This handsome desktop specialises in processing power and multitasking, by way of a Ryzen 7 CPU
- Dashingly handsome
- Good multitasking capabilities
- Plenty of room for upgrades
- Unimpressive GPU performance
The Fusion Recoil sees Chillblast take a heavily CPU-favoured approach to PC building. Not that the graphics processor, storage and general design have all been ignored, but the GPU in particular is the lowly GTX 1050; the processor, by contrast, is the mighty AMD Ryzen 7 1700, a true high-end chip with eight cores, 16 threads and a full 16GB of RAM backing it up from the sidelines.
Sure, this particular Ryzen chip is last-gen nowadays, having been replaced by the Ryzen 7 2700X, but that’s not going to be making it into any £700 desktops any time soon. Looking slightly further into the past to get top performance on a budget is a perfectly legitimate strategy, especially when it outperforms the more modern competition.
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Chillblast Fusion Recoil review: CPU Performance
That’s exactly what the Fusion Recoil does, at least in our 4K benchmarks. Totting up 130 in the image test, 231 in the video test, 285 in the multitasking test and 241 overall, it’s the outright best PC of the eight systems here for serious compute-heavy tasks, while naturally keeping speeds up for less strenuous everyday activities.
Some others come close; the Palicomp AMD Abyss in particular scored 230 overall with what is technically a mid-range Ryzen 5 CPU. It also managed higher image test scores, pointing towards higher base clock speeds delivering on superior single-core performance. The Fusion Recoil remains on top for multithreaded work, however, so will have the advantage for things such as video editing and 3D modelling, regardless of how old the chip is.
Chillblast Fusion Recoil review: Design
This is also a very good-looking PC. The front panel is only a plastic approximation of brushed metal instead of the real thing, but there’s a genuine, full-size tempered glass side panel to class things up. This is tinted, too, and we love how the red ring light of the CPU cooler glows through the darkness, giving the whole thing an almost ominous look.
Thinking more practically, it’s a fairly good case for upgrading and customising, with two 3.5in drive trays under the PSU shroud (one of which already holds a 1TB hard disk) and two 2.5in mounts behind the right side panel.
Chillblast Fusion Recoil review: Features
Happily, the Fusion Recoil starts off with a strong combination of a 256GB SSD and that 1TB hard disk, so messing with additional hard disks isn’t immediately necessary unless you want to set up RAID. It’s an NVMe SSD, too, so it gets things done a lot quicker than the Nitro N50-600’s SATA drive: AS SSD put its read and write speeds at 1,072.6MB/s and 711MB/s.
Admittedly, these aren’t fantastic speeds by NVMe standards. The AMD Abyss and PC Specialist Apollo S2 both have significantly quicker SSDs. Still, it’s more than adequate for a home PC like this, and the fact that the SSD can be held in the motherboard’s M.2 slot means it can keep both of the 2.5in mounts free for future use.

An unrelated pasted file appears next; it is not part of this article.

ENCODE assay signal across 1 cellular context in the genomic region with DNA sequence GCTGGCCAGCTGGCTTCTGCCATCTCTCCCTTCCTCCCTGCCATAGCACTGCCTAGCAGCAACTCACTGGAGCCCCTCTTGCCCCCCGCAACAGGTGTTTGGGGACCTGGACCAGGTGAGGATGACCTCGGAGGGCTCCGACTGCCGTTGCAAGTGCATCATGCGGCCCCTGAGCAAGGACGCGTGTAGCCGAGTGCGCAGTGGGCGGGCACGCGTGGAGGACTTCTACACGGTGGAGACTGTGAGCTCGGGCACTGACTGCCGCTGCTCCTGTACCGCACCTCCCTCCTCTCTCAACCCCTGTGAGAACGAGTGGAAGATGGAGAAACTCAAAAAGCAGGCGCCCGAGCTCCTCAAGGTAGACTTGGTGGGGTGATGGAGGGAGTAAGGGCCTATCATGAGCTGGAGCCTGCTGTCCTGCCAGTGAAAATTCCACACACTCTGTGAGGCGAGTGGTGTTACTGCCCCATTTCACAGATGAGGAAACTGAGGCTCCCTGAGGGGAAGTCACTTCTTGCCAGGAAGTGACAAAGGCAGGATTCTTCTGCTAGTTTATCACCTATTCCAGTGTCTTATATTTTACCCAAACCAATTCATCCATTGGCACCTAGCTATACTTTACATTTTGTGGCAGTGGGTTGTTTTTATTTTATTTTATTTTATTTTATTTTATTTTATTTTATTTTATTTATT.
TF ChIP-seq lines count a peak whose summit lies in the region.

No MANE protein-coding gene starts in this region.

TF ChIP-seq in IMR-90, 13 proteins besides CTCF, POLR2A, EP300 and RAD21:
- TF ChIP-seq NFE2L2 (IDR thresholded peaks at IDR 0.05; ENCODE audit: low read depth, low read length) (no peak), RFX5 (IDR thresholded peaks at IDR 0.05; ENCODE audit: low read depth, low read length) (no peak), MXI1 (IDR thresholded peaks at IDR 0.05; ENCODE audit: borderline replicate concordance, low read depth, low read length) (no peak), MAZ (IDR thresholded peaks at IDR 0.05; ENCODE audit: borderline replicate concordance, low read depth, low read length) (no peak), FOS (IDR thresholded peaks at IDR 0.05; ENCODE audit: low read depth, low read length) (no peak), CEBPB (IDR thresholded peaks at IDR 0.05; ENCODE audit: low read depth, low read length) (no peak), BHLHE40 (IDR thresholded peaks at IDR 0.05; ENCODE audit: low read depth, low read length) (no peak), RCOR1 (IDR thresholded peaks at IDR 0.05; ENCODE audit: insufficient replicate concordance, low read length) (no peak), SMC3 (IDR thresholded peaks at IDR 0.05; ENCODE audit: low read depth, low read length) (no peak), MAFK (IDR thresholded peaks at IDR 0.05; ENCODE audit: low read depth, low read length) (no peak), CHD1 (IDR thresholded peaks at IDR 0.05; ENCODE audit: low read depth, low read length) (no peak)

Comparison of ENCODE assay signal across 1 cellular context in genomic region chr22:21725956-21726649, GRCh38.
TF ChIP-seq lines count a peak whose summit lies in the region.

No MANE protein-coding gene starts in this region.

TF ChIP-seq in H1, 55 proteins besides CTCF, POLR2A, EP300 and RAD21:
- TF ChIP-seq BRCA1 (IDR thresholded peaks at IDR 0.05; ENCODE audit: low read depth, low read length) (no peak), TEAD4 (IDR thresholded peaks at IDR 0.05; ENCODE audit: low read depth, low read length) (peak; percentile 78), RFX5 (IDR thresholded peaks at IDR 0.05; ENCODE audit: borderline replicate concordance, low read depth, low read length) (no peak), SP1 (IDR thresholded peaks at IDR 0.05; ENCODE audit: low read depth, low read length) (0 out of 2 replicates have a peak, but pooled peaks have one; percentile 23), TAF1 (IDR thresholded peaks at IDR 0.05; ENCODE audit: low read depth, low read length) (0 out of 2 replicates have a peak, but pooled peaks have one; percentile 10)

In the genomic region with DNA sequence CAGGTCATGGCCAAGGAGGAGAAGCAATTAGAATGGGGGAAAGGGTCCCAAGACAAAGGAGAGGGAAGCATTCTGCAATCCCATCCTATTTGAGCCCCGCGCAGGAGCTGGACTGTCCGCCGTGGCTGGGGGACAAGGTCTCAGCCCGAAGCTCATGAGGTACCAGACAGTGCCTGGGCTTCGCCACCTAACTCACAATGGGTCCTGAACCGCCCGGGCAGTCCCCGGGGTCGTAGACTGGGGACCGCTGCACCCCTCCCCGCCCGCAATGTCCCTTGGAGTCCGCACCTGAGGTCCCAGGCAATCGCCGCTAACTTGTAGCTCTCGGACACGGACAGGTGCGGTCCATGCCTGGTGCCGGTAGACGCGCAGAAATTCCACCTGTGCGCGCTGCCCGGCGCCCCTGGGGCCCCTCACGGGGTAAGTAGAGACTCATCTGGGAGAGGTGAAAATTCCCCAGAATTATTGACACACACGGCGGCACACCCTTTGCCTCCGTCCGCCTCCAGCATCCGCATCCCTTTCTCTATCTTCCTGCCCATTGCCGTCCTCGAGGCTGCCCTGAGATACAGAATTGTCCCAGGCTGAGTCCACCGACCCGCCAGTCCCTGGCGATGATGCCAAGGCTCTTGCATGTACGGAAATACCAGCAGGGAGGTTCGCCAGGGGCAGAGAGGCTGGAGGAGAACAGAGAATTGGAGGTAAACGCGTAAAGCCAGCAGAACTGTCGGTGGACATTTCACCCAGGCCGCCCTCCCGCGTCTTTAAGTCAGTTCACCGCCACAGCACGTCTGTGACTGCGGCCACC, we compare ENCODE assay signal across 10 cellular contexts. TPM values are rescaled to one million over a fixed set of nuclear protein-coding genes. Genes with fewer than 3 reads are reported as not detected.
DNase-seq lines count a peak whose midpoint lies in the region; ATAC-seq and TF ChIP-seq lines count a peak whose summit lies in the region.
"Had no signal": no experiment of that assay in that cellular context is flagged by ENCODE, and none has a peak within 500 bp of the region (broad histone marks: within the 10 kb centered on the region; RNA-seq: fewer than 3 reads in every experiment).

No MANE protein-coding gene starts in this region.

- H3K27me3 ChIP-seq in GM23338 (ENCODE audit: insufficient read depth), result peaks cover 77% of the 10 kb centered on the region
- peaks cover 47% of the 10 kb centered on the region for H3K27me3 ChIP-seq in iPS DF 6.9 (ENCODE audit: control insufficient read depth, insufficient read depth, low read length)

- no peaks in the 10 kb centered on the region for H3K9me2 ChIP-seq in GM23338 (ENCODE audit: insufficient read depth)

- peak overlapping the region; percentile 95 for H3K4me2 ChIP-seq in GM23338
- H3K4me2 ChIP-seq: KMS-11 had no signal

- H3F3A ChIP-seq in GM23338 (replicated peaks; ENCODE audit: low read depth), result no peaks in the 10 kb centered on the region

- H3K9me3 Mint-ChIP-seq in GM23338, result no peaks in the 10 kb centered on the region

However, the Fusion Recoil’s motherboard is only a microATX Asus Prime A320M-K, despite the chassis being able to hold full-size ATX boards. The upgrade potential it offers is therefore limited. Both RAM slots are full, there’s only one (already occupied) PCI-E x16 slot, and while there are two empty PCI-E x1 slots, only one is usable as the other is covered up by the graphics card.
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Chillblast Fusion Recoil review: GPU Performance
It’s not as if that slot has been lost in service of amazing graphical power, either. Once again, the GTX 1050 only really looks good compared to integrated graphics – next to the Radeon RX 570s and GTX 1060s deployed by the Fusion Recoil’s rivals, it’s lacking. Dirt Showdown performed very similarly as it did on the Nitro N50-600, with 75fps at 1,920×1,080 and 53fps at 2,560×1,440, so the Fusion Recoil can comfortably handle basic games.
However, it unsurprisingly struggled with Metro: Last Light Redux, producing 25fps at 1,920×1,080 and 15fps at 2,560×1,440 – in other words, well behind the rest of the pack. VR is playable, but not remotely recommended; with its 1.6 score in the SteamVR Performance Test, the Fusion Recoil will have serious trouble unless you turn the quality settings right down. Again, you could, but then you could have bought a more capable gaming system in the first place.
The graphics card is also quite stingy with its ports, being equipped with only one HDMI output, one DisplayPort output and one DVI-D output. Connectivity is decent elsewhere, however: the motherboard’s I/O port serves up two USB2 ports, four USB3 ports, two PS/2 connectors and three 3.5mm audio jacks. There’s no Wi-Fi, but a Gigabit Ethernet port will get you connected. The front panel is decently equipped, too, with two USB2 ports and a USB3 port.
Chillblast Fusion Recoil review: Verdict
If it weren’t already clear, we’re not recommending the Fusion Recoil as an all-rounder in the same vein as the AMD Abyss. Palicomp’s PC is better as a complete package, thanks to its far more powerful GPU and larger, faster SSD. We can, however, recommend the Fusion Recoil as a budget workstation; one with cursory graphical ability if needed, but much more focused on CPU performance. With a stronger processor and twice the RAM of the AMD Abyss, the Fusion Recoil can fill this role quite comfortably.
|Chillblast Fusion Recoil specifications|
|Processor||AMD Ryzen 7 1700 3.7GHz|
|Storage||256GB M.2 SSD + 1TB HDD|
|Graphics||Nvidia Geforce GTX 1050|
|Motherboard||ASUS Prime A320M-K|
|Operating System||Windows 10 Home|
|Dimensions (WDH)||201 x 435 x 435mm|